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12.4: Writing a Cause-and-Effect Essay

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    6300
  • [ "article:topic", "authorname:akinonen" ]

    Choose an event or condition that you think has an interesting cause-and-effect relationship. Introduce your topic in an engaging way. End your introduction with a thesis that states the main cause, the main effect, or both.

    Organize your essay by starting with either the cause-then-effect structure or the effect-then-cause structure. Within each section, you should clearly explain and support the causes and effects using a full range of evidence. If you are writing about multiple causes or multiple effects, you may choose to sequence either in terms of order of importance. In other words, order the causes from least to most important (or vice versa), or order the effects from least important to most important (or vice versa).

    Use the phrases of causation when trying to forge connections between various events or conditions. This will help organize your ideas and orient the reader. End your essay with a conclusion that summarizes your main points and reinforces your thesis.

    key takeaways

    • The purpose of the cause-and-effect essay is to determine how various phenomena are related.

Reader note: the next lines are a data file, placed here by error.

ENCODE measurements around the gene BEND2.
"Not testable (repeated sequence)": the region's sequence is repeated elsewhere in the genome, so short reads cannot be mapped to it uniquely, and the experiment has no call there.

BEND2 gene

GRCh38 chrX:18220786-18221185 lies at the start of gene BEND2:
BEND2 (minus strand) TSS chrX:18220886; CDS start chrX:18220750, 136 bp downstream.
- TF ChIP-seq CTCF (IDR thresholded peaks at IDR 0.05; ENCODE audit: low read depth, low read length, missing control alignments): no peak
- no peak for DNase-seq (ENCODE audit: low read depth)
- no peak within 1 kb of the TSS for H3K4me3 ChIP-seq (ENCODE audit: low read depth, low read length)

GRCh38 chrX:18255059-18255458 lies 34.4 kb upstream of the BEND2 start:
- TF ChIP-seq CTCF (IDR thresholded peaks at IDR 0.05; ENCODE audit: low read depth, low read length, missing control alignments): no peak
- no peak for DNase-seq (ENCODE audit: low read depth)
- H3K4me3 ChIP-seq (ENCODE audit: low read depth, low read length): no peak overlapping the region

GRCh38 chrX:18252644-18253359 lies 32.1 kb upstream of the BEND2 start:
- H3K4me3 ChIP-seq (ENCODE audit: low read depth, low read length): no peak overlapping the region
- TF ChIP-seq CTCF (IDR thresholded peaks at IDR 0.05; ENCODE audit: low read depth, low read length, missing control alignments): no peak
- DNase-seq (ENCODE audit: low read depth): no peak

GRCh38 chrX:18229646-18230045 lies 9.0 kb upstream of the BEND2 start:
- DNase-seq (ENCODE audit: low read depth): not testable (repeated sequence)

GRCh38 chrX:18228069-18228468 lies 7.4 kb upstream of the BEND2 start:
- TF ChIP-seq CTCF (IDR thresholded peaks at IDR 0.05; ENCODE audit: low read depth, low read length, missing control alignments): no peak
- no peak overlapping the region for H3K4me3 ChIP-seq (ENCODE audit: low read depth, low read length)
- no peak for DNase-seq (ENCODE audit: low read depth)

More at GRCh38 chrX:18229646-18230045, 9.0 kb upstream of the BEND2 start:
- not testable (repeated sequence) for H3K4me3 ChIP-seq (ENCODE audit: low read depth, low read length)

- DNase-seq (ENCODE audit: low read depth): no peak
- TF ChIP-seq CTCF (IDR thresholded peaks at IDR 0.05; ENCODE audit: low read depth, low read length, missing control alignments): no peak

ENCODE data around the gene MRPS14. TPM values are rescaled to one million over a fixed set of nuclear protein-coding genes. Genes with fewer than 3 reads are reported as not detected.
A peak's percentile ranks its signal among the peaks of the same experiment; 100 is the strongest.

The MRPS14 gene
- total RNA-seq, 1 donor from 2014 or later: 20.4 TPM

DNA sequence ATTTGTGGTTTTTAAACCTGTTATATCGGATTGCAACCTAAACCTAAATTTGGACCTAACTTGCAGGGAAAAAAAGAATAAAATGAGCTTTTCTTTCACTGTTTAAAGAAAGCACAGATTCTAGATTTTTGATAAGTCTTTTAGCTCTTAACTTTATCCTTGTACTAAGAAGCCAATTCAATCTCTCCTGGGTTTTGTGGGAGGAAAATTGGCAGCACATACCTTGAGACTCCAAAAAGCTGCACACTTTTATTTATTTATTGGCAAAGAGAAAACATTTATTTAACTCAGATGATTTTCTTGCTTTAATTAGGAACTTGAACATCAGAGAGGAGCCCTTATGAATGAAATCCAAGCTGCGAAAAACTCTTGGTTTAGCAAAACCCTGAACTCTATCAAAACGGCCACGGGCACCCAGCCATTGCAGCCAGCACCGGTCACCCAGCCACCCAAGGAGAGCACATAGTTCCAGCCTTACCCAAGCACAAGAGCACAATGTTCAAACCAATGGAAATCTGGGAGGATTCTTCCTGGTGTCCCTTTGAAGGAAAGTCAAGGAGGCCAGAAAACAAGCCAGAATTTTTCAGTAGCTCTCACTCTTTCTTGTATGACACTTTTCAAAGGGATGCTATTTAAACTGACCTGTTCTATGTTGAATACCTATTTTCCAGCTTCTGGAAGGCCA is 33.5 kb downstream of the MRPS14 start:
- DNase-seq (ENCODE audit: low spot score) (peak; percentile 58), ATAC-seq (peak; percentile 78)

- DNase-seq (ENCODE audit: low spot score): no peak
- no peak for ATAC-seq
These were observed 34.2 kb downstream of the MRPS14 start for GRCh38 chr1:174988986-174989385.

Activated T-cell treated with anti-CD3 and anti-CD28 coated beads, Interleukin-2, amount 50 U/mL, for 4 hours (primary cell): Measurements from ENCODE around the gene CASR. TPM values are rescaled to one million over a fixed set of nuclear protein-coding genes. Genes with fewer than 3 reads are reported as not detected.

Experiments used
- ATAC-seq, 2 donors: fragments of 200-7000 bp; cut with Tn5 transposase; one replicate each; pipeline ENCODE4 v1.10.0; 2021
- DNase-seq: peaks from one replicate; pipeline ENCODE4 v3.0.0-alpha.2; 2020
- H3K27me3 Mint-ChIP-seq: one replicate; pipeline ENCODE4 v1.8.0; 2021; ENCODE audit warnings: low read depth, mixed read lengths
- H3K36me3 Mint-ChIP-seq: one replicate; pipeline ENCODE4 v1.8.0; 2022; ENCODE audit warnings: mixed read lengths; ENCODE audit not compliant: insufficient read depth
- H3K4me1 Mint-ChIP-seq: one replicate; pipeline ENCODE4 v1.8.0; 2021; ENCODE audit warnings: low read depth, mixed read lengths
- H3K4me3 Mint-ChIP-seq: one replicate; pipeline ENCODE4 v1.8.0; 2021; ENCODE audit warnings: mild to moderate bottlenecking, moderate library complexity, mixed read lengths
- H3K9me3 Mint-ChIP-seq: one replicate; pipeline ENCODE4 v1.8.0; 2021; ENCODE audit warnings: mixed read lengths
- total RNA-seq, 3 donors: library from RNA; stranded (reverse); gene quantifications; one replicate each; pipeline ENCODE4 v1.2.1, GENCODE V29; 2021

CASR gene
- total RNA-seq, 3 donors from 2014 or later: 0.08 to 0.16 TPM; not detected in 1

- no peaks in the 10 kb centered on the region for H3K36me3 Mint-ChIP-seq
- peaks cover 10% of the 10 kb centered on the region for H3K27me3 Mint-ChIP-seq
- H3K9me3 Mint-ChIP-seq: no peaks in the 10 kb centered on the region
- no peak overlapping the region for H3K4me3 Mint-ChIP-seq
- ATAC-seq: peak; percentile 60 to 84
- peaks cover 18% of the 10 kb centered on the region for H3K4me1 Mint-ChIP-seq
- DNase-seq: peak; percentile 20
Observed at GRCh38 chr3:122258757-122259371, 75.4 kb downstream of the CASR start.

• The thesis states what the writer sees as the main cause, main effect, or various causes and effects of a condition or event.
    • The cause-and-effect essay can be organized in one of these two primary ways:
    1. Start with the cause and then discuss the effect.
    2. Start with the effect and then discuss the cause.
    • Strong evidence is particularly important in the cause-and-effect essay due to the complexity of determining connections between phenomena.
    • Phrases of causation are helpful in signaling links between various elements in the essay

    Examples of Essays

    • “Blood Loss,” by Christopher Beam
    • “Roller Coasters: Feeling Loopy,” by Bonnie Berkowitz and Laura Stanton
    • “1 in 7 Parents: Pay to Play Sidelines Some Kids,” by Robin Erb 
    • “Why Everyone Should Read Harry Potter,” by Bret Stetka
    • “A New Kind of Social Anxiety in the Classroom,” by Alexandra Ossola
    • “Why It’s Hard to Be a Poor Boy With Richer Neighbors,” by Dana Goldstein
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